Former EPA chief Christine Todd Whitman says the order for Ground Zero workers to wear respirators during the Sept. 11 cleanup had to come from New York City.
In a "60 Minutes" interview airing Sunday, Whitman says the EPA didn't have the authority to enforce rules at Ground Zero but it did warn city officials about the dangerous air quality in lower Manhattan, the Newark (N.J.) Star-Ledger reports.
Whitman, a former New Jersey governor, says the EPA was very firm in what it communicated.
Officials from both the EPA and the Occupational Health and Safety Administration were at Ground Zero during debris removal but records show their role was an advisory one.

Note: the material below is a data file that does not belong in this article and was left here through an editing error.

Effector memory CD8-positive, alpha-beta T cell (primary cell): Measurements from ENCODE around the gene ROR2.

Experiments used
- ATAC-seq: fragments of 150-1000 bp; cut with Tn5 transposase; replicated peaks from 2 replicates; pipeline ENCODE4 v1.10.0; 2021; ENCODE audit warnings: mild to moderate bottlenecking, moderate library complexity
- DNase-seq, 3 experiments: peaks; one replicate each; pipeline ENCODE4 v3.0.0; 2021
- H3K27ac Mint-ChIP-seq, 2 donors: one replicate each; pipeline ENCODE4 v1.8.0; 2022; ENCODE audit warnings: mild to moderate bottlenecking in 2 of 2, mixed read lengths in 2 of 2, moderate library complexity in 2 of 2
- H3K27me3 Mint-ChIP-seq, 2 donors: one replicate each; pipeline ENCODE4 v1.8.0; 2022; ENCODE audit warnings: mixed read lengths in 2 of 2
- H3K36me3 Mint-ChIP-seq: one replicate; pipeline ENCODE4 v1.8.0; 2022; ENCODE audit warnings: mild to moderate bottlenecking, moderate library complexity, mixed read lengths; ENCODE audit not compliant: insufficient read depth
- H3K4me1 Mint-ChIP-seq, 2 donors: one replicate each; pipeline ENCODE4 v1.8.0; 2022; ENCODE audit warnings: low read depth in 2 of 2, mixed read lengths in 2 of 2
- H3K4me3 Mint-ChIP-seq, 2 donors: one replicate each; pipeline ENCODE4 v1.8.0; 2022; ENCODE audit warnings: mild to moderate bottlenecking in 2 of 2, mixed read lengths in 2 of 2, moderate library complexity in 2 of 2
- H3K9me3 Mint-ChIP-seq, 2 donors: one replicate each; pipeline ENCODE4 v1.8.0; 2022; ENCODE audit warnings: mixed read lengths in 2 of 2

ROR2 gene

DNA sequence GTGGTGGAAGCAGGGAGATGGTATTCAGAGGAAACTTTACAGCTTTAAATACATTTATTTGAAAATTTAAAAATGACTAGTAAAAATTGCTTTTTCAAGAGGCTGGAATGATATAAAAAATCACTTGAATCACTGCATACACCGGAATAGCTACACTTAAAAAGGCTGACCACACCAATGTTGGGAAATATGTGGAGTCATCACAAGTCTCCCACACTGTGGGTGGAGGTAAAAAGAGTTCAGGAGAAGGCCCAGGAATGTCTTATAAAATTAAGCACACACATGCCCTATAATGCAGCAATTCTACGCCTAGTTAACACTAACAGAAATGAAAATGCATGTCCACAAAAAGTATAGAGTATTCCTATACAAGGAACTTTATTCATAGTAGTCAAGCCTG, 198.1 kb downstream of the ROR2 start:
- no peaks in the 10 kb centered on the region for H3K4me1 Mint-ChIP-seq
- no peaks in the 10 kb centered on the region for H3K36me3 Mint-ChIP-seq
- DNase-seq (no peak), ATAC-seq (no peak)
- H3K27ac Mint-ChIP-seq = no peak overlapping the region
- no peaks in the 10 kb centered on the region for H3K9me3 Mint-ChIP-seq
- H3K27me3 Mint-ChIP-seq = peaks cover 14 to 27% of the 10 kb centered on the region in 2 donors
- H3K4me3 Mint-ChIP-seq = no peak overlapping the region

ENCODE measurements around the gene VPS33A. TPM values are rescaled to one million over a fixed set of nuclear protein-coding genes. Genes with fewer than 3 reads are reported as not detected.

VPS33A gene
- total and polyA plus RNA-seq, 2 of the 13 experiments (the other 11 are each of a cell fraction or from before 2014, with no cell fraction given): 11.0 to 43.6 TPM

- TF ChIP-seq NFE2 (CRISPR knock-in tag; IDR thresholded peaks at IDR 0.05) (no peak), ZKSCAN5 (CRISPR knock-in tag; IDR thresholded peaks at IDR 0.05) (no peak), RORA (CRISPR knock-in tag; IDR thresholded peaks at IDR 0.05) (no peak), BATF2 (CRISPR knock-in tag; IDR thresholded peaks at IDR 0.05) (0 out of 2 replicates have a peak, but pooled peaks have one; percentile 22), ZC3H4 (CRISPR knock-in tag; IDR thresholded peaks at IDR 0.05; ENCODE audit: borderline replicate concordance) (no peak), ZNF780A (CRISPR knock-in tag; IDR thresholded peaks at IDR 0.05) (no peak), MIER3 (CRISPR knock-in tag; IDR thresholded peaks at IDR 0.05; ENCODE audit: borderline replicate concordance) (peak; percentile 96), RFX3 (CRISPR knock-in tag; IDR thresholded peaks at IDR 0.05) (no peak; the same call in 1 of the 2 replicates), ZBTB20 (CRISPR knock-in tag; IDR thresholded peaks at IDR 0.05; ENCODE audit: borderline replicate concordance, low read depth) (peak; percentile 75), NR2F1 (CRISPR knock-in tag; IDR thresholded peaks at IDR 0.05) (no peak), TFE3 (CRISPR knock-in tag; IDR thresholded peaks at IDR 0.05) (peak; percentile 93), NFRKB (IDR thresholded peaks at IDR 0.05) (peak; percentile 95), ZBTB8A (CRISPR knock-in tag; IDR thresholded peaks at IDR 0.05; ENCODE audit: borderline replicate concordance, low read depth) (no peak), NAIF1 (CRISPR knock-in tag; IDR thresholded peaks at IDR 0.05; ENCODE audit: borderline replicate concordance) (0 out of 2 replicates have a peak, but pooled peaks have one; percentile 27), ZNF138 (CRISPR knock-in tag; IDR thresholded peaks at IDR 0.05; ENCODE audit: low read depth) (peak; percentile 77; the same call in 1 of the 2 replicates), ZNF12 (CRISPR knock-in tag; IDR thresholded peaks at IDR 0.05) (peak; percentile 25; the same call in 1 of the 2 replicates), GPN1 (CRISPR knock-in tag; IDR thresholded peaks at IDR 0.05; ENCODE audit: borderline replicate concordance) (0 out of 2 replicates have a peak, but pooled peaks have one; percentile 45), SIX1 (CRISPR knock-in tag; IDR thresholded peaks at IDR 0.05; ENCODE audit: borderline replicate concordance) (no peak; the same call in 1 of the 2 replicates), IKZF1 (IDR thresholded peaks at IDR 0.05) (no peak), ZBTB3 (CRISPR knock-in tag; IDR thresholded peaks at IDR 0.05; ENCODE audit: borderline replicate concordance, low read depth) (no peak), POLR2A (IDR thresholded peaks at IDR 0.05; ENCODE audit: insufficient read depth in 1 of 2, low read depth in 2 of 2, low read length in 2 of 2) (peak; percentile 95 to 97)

Whitman's comments in the interview come amid accusations the EPA issued misleading assurances about air quality at the World Trade Center site following the terrorist attack five years ago.
A study released by doctors at Mount Sinai Hospital shows 70 percent of those who worked at the site suffer from new or worsened breathing problems.
Copyright 2006 by United Press International
Explore further: Study first to quantify impact of oil and gas emissions on Denver's ozone problem